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No Dogs, No Blacks, No Jews…

October 9, 2011

The notice ‘No Dogs, No Blacks, No Jews’ was a fairly common one only just a few decades ago. Generally used to indicate the likes an owner wanted —but most of all didn’t want— in his establishment. Some things have changed since then. People don’t openly say this nowadays. What I’m wondering though, has the leopard really changed his spots? Or can we now extend the list with ‘…No Arabs. No Polish’?

No romantic thrills

Like most Dutch Antilleans of my generation, I came to The Netherlands as a student. It was a cursed necessity. Those with good money and good connections went to the United States to study. The poor man’s versions like myself came to The Netherlands on a student loan.

Not allowed.
Not allowed.

My first years here weren’t the best ones. I hated it; saw my stay as a big gaping black hole and I was homesick something terrible.

The political climate at the time —we’re speaking of the early eighties— wasn’t very favourable for newcomers (of colour). Though born and bred in the Kingdom of the Netherlands, and having a passport that clearly stated me a Dutch citizen; I was labelled an (unwanted) immigrant. Something I never quite got my head around.

You know, as a teenager, I read books on black slavery and the struggles of the Afro-Americans. And as ignorant as I was; I found it all quite thrilling. I’d romanticise the stories and fantasise of some revolt in which I would bravely lead ‘my people’ on to victory.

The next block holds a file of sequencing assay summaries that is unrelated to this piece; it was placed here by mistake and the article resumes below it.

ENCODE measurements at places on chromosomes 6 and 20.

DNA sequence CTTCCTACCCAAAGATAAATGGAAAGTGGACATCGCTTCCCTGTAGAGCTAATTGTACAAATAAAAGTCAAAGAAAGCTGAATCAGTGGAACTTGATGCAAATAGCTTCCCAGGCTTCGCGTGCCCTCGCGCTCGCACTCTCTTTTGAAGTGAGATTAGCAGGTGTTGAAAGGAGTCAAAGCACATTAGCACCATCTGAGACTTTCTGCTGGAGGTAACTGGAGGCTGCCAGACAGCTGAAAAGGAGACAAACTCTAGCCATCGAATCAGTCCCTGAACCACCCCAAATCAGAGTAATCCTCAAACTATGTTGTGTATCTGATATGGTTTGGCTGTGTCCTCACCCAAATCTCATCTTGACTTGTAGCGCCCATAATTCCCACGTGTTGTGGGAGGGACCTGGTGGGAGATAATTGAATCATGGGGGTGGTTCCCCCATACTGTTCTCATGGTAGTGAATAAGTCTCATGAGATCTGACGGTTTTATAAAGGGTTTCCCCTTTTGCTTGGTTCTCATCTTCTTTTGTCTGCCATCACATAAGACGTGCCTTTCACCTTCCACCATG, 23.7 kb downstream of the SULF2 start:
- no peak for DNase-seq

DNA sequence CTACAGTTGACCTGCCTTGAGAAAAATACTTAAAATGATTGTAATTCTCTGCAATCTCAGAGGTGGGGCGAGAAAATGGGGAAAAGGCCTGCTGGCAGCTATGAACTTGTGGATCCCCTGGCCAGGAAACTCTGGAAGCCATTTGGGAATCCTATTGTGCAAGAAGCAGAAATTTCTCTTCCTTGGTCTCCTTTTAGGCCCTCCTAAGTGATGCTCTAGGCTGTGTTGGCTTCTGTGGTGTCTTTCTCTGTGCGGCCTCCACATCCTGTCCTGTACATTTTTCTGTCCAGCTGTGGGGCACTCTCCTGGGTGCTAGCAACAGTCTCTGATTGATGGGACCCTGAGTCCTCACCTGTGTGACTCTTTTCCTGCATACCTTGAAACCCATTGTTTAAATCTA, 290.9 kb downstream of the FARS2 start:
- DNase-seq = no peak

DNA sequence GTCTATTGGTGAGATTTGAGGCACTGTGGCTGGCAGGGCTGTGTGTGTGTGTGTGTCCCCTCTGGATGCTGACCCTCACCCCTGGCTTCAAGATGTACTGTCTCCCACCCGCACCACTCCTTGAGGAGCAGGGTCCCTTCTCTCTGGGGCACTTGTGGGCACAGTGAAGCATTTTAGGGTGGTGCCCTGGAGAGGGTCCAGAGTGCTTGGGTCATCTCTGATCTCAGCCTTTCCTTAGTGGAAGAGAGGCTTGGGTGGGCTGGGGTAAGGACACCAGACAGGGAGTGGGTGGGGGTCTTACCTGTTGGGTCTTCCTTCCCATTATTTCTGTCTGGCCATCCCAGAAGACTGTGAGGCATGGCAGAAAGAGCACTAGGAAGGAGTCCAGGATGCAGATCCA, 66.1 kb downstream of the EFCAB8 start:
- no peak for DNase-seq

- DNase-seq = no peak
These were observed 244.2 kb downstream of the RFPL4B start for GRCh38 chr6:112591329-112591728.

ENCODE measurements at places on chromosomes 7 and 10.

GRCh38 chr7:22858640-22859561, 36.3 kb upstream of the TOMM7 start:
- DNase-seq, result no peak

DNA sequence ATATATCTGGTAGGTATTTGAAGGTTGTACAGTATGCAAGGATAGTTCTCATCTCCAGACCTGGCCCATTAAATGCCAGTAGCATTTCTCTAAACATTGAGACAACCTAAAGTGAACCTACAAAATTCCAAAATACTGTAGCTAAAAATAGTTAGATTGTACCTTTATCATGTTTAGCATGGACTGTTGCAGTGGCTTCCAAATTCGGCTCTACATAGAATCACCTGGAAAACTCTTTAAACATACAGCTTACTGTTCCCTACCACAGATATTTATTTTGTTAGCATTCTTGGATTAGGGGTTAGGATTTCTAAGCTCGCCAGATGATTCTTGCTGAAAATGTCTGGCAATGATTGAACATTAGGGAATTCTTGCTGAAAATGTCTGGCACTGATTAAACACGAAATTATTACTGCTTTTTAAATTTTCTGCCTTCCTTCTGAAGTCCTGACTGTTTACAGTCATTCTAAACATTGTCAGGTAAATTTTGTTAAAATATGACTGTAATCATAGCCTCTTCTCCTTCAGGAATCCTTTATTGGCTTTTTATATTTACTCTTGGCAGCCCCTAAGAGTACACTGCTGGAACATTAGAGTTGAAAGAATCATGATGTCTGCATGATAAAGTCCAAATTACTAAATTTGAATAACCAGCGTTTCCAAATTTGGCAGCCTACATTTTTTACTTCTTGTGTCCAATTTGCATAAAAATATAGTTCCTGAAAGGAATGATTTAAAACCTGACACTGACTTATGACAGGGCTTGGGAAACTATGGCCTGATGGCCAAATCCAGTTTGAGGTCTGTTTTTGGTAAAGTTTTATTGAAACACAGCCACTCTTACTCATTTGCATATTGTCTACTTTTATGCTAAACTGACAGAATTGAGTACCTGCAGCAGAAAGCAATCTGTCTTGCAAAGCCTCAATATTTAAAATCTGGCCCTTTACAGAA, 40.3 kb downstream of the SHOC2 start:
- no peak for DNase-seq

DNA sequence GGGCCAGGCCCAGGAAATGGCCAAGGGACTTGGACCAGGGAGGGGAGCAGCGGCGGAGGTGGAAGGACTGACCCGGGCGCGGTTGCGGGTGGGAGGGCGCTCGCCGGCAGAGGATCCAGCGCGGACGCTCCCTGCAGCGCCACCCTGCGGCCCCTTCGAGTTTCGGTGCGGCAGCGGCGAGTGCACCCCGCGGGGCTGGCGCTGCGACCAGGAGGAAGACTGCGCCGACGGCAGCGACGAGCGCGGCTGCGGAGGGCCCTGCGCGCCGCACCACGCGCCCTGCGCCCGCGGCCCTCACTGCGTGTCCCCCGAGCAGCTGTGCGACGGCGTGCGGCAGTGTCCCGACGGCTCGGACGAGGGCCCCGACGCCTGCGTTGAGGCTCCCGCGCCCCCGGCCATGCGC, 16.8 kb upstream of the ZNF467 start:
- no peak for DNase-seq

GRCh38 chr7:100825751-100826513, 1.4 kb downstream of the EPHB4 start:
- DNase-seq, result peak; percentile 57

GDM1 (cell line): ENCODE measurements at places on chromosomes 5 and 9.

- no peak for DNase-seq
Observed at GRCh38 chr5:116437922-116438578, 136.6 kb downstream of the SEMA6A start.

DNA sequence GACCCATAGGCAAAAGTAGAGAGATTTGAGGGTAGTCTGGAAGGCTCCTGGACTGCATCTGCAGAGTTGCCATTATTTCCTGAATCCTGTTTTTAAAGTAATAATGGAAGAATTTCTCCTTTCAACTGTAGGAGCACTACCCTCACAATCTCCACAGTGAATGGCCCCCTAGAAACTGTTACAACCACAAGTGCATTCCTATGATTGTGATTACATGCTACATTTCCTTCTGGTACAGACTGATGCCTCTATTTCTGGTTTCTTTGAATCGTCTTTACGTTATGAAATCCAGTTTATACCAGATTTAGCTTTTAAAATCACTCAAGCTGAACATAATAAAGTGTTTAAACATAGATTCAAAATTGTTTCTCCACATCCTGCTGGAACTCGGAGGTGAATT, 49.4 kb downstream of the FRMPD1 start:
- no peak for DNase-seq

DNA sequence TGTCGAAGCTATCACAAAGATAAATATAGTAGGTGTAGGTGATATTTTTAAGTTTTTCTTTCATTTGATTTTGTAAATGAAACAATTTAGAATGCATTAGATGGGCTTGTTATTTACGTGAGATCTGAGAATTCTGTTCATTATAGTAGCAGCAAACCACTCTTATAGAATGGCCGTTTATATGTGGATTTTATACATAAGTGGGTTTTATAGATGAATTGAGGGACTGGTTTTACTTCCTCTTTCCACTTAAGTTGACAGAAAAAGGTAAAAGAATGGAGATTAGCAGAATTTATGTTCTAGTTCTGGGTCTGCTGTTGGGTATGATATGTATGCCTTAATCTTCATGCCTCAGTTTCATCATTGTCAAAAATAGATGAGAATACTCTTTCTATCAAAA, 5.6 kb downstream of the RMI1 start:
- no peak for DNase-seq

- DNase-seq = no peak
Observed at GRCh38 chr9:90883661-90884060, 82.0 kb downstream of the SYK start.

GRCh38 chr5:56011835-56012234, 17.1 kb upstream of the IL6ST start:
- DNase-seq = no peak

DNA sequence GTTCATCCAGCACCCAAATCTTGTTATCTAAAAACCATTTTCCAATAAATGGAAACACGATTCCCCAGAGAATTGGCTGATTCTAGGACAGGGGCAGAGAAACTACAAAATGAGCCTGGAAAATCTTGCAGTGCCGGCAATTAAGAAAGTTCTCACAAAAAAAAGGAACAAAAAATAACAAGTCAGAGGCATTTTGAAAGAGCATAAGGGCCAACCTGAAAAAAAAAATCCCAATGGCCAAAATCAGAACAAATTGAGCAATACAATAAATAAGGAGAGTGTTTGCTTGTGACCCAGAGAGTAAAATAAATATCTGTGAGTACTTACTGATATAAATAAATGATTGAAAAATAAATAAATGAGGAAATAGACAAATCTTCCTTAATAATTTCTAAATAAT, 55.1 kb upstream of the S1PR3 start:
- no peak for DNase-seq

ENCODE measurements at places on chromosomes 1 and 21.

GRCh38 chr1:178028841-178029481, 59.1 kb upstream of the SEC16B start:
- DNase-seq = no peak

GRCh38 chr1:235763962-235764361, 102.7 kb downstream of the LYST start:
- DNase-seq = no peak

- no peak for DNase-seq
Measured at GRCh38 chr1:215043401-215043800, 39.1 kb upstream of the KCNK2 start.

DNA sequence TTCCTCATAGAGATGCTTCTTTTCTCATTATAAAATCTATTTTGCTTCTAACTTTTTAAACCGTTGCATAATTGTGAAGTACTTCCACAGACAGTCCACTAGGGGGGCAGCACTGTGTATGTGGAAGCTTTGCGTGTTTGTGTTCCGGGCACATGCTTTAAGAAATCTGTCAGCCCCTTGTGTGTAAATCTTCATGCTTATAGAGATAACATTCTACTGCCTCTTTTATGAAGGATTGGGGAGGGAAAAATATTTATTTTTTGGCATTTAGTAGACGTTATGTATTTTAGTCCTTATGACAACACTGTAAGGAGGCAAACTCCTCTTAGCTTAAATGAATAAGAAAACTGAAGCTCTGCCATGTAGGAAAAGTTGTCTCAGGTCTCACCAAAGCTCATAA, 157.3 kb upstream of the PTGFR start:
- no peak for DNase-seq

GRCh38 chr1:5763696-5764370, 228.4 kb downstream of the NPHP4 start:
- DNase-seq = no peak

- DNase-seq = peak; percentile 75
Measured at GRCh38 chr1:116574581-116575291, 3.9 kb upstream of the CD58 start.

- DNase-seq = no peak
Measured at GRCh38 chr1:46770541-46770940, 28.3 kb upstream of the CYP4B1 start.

However, confronted with blatant racism in my early student years, I quickly learnt there’s nothing thrilling nor romantic about it. Racism is plain blind hate that’s intentionally meant to degrade and hurt you. And it’s scary as hell.

Of Wars and Riots

The Dutch Moroccan actor Nasrdin Dchar won a Gouden Kalf at the 2011 Netherlands Film Festival. A ‘Gouden Kalf’ (read Golden Calf) is our Dutch equivalent of the BAFTAs, the Palm d’Or and the Oscars.


(Note: the clip is English subtitled)

Dchar, awarded best actor for his leading role in the film RABAT, gave an overwhelming, very emotional acceptance speech. The poignant highlight was Dchar’s defining curtain line: “I’m Dutch. I’ve got Moroccan blood. I’m a Muslim and I’ve got a F* Golden Calf in my hands.”

Guess it was to be expected. Some weren’t too pleased with Dchar’s performance at the festival.

[…]
Gerton van Unnik is a member of the Provincial Council and a representative of the PVV, Geert Wilders’ Freedom Party. In his tweet van Unnik uses Dchar’s name as a noun to categorise criminals of Moroccan descent. Unashamedly ignoring the fact that the actor has nothing at all to do with what he’s tweeting about. Furthermore, van Unnik associates Dchar with ‘roedel’. That’s Dutch for a ‘pack of wolves’ or a ‘pack of dogs’.

Rudimentary psychology of war and riots dictates to abstract the opponent. You compare them to insects, animals, all things poisonous. You declare them a threat aka damnation, to your family, to society. You do and say anything; as long as it effaces the other and strips you and those close to you of all empathy. Van Unnik executes this basic rule to a T. The question is: Why?

The Multi-Culti State and Honesty

The multicultural state is a relatively new phenomenon. The migration debate, on the other hand, is as old as Adam. In Analysis, Aid or Immigration, Owen Barder tells us that for example in the nineteenth century migration was a much bigger movement than it is today. “A third of Europeans left Europe to go to America to make a better life for themselves.” Then there’s also the mass migration due to slavery and colonialism.